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Encryption sounds very technical, and IT security is not a topic that most attorneys like to talk about, but this is a subject that attorneys need to become aware of and apply in their daily lives. It is not a difficult concept and can save you and your malpractice insurance company from lots of headaches.

What is Encryption?

Encryption is a process to store your data so that only you can access it. There is an encryption “key” (essentially a password) that you keep to encrypt and decrypt the data. When the data is encrypted, it is converted to ones and zeros so that it can be stored securely, and if the encrypted data falls into the wrong hands (the bad guys or the NSA) it can not be read. You hold the only encryption key, and your data can only be decrypted (unlocked) and read by you.

There are different types of encryption. Let’s take a closer look at a few of the main types.

Encryption Types

While there are many types of encryption out there, that the following types would be most relevant for attorneys.

Document Encryption—When we talk about document encryption, I am referring to documents and sensitive client information that are stored on your laptop and in the cloud without any security other than a password. Dropbox, Box, Google Drive, and other cloud-based storage users need to pay attention to this type of encryption. Document encryption should be used in collaboration with these cloud-based programs to convert the data into ones and zeros on your local computer. If your computer is lost or stolen, the data would not be able to be accessed without the encryption key.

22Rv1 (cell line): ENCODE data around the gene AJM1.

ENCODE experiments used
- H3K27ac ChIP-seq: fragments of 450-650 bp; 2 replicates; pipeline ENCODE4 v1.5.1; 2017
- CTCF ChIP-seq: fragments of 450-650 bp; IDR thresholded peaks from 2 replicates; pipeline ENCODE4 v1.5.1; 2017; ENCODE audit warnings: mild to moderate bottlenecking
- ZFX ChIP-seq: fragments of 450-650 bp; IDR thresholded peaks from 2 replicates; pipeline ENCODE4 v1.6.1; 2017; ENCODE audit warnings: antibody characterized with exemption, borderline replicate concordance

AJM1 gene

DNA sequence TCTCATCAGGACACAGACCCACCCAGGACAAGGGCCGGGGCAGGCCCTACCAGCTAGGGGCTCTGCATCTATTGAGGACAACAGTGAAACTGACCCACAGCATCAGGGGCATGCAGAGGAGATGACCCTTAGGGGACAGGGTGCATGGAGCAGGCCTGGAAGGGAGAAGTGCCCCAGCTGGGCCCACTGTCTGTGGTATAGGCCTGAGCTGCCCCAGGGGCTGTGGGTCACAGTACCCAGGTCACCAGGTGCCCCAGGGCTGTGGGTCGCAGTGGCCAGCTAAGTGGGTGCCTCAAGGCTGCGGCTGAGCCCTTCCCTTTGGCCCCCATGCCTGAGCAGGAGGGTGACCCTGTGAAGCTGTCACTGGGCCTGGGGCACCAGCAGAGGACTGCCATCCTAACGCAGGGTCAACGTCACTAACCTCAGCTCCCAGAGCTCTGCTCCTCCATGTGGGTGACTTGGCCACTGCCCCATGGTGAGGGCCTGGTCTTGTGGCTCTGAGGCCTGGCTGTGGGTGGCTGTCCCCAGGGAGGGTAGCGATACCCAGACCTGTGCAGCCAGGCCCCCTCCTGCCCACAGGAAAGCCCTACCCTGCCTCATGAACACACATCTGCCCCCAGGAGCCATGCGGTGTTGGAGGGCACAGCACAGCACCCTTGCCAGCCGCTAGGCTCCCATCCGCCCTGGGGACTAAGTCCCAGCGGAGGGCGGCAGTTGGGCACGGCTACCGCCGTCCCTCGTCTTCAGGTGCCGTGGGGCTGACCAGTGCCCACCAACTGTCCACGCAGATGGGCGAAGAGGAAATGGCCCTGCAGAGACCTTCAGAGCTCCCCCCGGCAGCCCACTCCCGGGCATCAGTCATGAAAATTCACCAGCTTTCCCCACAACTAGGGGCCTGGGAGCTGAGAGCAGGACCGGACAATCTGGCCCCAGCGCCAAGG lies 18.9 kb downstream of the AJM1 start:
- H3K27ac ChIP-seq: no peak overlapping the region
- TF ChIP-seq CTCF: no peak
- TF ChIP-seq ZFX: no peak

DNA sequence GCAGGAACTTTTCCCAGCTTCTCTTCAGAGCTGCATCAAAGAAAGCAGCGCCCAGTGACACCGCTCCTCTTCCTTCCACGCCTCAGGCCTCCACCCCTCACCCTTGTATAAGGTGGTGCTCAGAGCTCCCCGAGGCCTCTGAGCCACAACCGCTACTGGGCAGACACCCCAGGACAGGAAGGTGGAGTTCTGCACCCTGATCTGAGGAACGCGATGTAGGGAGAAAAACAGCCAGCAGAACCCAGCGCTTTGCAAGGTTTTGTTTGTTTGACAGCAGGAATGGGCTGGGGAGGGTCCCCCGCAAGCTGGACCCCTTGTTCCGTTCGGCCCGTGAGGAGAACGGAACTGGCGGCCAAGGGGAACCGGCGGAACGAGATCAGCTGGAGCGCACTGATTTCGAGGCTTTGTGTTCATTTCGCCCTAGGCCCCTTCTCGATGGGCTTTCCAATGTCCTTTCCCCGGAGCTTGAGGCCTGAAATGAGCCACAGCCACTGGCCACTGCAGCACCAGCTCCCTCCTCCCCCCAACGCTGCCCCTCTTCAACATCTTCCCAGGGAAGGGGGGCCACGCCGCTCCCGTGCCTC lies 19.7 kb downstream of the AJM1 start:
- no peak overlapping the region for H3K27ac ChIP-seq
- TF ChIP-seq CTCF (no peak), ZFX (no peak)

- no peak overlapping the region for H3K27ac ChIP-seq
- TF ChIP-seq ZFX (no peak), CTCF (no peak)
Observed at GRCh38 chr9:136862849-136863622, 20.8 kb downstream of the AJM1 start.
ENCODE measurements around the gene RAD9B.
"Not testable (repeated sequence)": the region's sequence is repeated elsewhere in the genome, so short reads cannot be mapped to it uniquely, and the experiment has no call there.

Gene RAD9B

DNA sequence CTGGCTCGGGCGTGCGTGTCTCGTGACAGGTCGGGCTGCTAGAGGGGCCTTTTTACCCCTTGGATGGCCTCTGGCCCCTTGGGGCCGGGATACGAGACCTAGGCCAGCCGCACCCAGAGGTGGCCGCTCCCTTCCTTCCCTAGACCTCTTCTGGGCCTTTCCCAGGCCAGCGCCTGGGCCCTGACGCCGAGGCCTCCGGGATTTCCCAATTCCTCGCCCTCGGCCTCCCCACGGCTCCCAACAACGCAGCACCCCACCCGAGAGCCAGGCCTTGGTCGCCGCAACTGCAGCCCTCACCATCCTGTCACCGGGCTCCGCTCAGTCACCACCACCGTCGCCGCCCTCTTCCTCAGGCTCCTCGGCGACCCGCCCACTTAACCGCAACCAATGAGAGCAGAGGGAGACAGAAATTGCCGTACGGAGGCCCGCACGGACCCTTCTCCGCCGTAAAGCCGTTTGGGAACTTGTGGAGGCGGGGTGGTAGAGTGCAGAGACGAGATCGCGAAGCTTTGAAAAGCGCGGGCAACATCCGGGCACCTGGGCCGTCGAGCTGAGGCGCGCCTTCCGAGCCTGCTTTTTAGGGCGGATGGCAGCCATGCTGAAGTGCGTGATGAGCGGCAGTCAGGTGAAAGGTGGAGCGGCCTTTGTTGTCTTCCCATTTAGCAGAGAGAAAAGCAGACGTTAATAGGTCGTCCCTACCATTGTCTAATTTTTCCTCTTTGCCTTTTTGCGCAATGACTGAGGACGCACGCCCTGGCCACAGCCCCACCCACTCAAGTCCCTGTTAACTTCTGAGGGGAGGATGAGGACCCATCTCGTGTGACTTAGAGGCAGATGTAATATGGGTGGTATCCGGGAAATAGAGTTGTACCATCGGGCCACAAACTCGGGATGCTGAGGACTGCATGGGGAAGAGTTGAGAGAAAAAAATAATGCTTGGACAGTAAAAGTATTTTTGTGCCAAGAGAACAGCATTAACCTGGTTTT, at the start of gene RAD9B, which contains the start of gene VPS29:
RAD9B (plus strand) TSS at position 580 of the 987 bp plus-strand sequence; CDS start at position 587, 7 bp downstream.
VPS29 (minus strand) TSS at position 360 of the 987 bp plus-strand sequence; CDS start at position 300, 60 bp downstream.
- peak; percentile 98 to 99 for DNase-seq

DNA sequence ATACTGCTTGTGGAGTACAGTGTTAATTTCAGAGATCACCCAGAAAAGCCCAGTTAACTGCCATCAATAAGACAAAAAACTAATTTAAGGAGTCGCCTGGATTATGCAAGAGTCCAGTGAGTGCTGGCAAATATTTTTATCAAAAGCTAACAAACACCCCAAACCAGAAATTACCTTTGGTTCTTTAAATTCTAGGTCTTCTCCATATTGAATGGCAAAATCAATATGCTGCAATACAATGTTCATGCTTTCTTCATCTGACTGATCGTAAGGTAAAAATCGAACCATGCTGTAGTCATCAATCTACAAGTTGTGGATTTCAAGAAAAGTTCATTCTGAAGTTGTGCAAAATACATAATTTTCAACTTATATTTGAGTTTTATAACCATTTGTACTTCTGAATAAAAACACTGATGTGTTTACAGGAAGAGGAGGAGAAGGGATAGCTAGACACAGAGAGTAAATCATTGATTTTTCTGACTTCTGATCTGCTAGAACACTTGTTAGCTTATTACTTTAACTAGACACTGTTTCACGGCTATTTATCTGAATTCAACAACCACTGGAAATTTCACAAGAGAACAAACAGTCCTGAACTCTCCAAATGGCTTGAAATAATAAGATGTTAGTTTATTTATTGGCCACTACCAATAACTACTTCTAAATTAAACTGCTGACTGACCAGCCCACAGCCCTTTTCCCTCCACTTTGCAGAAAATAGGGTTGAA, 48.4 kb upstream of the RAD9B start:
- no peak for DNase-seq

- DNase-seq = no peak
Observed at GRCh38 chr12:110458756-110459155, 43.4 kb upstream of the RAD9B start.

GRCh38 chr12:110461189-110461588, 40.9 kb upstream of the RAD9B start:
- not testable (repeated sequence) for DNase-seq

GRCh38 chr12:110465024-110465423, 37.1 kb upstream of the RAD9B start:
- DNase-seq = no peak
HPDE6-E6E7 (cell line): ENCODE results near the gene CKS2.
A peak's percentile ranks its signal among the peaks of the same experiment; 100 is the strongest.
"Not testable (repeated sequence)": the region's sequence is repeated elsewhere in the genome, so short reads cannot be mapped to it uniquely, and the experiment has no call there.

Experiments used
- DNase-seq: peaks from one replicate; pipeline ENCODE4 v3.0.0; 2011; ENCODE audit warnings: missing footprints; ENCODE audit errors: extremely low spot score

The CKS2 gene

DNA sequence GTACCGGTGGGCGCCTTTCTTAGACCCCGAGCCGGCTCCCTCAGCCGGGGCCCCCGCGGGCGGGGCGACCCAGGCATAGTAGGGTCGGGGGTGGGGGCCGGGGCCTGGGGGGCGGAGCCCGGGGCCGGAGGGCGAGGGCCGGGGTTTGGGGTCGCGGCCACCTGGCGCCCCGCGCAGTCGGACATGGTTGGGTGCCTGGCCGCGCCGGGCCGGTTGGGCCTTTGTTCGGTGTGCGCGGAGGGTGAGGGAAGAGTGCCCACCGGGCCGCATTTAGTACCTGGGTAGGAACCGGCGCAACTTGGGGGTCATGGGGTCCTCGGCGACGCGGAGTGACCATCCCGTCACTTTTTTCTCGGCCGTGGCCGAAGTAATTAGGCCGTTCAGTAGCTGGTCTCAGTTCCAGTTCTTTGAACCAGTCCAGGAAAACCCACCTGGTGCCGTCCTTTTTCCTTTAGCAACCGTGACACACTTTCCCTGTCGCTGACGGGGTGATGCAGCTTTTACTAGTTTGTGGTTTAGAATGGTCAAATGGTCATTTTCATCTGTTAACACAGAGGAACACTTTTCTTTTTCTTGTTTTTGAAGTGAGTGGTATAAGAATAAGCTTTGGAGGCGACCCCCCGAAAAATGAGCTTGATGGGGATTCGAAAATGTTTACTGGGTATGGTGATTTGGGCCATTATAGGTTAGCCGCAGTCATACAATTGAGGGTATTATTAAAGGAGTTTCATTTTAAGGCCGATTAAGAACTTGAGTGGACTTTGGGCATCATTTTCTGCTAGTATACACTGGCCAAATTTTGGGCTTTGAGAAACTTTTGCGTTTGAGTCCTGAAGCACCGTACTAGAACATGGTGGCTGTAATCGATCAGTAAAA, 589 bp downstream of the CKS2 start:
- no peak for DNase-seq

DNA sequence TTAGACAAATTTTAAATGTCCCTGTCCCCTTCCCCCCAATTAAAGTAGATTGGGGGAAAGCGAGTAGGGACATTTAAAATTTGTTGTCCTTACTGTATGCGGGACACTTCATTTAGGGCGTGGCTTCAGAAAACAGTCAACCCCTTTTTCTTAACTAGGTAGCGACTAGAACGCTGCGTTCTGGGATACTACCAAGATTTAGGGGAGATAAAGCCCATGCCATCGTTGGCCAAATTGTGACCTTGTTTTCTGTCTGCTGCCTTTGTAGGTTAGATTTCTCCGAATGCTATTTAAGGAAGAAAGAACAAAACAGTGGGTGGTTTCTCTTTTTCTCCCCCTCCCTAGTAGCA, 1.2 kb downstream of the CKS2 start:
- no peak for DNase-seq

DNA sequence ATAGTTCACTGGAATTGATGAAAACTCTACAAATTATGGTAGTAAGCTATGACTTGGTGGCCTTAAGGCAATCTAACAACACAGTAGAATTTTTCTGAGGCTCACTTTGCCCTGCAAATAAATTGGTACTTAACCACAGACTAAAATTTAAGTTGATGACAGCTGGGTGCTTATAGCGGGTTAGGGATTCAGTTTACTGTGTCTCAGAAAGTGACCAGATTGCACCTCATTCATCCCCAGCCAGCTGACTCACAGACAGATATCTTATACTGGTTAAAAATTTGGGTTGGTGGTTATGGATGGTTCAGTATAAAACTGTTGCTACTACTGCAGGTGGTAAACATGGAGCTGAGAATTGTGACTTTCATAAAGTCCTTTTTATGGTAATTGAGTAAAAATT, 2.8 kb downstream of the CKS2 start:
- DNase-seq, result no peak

Email Encryption—Email encryption is the converting of emails to an encrypted format so they can be securely transmitted from one person to another. In some encrypted email systems, the email recipient needs to set up an account with the sender’s encryption service to read the encrypted email.  Since sensitive information can be exchanged safely with encrypted email, attorneys that have worked with HIPAA or Sarbanes-Oxley documents have already seen email encryption first-hand, and many real estate attorneys will be required to implement encrypted email for compliance with upcoming CFPB regulations.

Disk Encryption—When we talk about disk encryption, we are referring to the encryption of all data on a piece of hardware—a laptop, desktop, external hard drive, etc. This encryption occurs before the operating system loads on a computer and many Windows computers are coming with disk encryption software installed (BitLocker), but not turned on by default. With disk encryption enabled, the documents and other data on that stolen laptop are worthless without the key.

Do I Need Encryption?

In short, yes! Storing data today is not about having data accessible wherever you go. It is about having your data securely accessible everywhere you go. Programs like Dropbox, Box, Google Drive, etc. are great, but your data security is only as secure as your password. If your password is Password123, it is not secure. A powerful password (12+ characters including capitals and punctuation) is the first layer of security, encryption is the second, and add on Two Factor Authentication (we can talk about that later), now we are talking!